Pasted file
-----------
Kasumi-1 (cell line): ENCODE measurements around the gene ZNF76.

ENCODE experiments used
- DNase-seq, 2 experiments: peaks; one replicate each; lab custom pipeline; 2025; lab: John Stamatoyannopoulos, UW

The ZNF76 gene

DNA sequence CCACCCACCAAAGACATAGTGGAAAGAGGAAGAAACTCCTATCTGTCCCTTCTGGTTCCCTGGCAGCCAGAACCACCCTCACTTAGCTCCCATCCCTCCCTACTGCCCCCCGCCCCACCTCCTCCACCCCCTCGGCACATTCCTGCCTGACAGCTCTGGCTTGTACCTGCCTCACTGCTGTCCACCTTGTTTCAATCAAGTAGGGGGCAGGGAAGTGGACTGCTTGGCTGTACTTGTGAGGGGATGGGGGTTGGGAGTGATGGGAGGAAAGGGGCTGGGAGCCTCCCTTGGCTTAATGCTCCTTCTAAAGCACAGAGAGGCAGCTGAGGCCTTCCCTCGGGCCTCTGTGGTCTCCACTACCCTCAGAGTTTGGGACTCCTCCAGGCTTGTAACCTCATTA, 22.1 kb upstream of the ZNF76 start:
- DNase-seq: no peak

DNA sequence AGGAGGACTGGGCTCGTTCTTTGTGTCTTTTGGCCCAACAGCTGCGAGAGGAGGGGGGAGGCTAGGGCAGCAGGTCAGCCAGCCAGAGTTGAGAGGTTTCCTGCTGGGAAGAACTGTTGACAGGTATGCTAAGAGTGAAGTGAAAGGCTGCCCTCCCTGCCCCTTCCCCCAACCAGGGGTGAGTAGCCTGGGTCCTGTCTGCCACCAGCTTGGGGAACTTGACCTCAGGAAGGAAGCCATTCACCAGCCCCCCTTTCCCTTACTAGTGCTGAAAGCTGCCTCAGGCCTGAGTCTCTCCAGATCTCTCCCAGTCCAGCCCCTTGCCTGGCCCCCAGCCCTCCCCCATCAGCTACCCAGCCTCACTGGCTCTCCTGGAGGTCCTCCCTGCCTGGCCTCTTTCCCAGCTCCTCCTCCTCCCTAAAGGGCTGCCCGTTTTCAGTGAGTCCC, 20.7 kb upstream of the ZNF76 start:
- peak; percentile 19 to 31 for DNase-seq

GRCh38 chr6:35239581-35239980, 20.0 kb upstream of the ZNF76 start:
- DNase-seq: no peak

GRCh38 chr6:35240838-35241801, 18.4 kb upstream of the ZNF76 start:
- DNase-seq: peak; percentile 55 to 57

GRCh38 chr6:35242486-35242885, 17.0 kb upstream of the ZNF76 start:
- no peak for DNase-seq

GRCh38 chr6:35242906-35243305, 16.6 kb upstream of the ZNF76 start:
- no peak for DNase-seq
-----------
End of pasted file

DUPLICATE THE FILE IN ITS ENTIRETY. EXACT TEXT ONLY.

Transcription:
Kasumi-1 (cell line): ENCODE measurements around the gene ZNF76.

ENCODE experiments used
- DNase-seq, 2 experiments: peaks; one replicate each; lab custom pipeline; 2025; lab: John Stamatoyannopoulos, UW

The ZNF76 gene

DNA sequence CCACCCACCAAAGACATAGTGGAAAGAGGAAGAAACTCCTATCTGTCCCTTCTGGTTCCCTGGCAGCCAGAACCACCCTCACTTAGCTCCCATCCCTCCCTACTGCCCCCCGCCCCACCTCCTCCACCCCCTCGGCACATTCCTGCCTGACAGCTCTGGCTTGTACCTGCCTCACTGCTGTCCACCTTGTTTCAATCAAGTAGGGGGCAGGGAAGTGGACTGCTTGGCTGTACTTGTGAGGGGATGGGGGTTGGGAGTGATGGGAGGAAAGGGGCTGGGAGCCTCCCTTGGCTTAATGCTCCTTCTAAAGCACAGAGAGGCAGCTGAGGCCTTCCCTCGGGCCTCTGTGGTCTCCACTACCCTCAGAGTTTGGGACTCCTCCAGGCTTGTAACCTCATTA, 22.1 kb upstream of the ZNF76 start:
- DNase-seq: no peak

DNA sequence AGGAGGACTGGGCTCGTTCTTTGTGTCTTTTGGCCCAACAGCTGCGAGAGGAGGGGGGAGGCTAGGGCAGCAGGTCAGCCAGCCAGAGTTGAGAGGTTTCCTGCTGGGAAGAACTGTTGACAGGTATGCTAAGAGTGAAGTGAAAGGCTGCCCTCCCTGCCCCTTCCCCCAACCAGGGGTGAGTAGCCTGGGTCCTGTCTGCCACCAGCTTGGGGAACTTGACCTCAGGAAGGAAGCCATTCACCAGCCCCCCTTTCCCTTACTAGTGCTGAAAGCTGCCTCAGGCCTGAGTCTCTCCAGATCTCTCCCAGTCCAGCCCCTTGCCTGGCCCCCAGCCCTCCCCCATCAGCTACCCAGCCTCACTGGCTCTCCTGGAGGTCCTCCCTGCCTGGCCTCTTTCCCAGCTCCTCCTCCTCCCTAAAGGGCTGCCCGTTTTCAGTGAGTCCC, 20.7 kb upstream of the ZNF76 start:
- peak; percentile 19 to 31 for DNase-seq

GRCh38 chr6:35239581-35239980, 20.0 kb upstream of the ZNF76 start:
- DNase-seq: no peak

GRCh38 chr6:35240838-35241801, 18.4 kb upstream of the ZNF76 start:
- DNase-seq: peak; percentile 55 to 57

GRCh38 chr6:35242486-35242885, 17.0 kb upstream of the ZNF76 start:
- no peak for DNase-seq

GRCh38 chr6:35242906-35243305, 16.6 kb upstream of the ZNF76 start:
- no peak for DNase-seq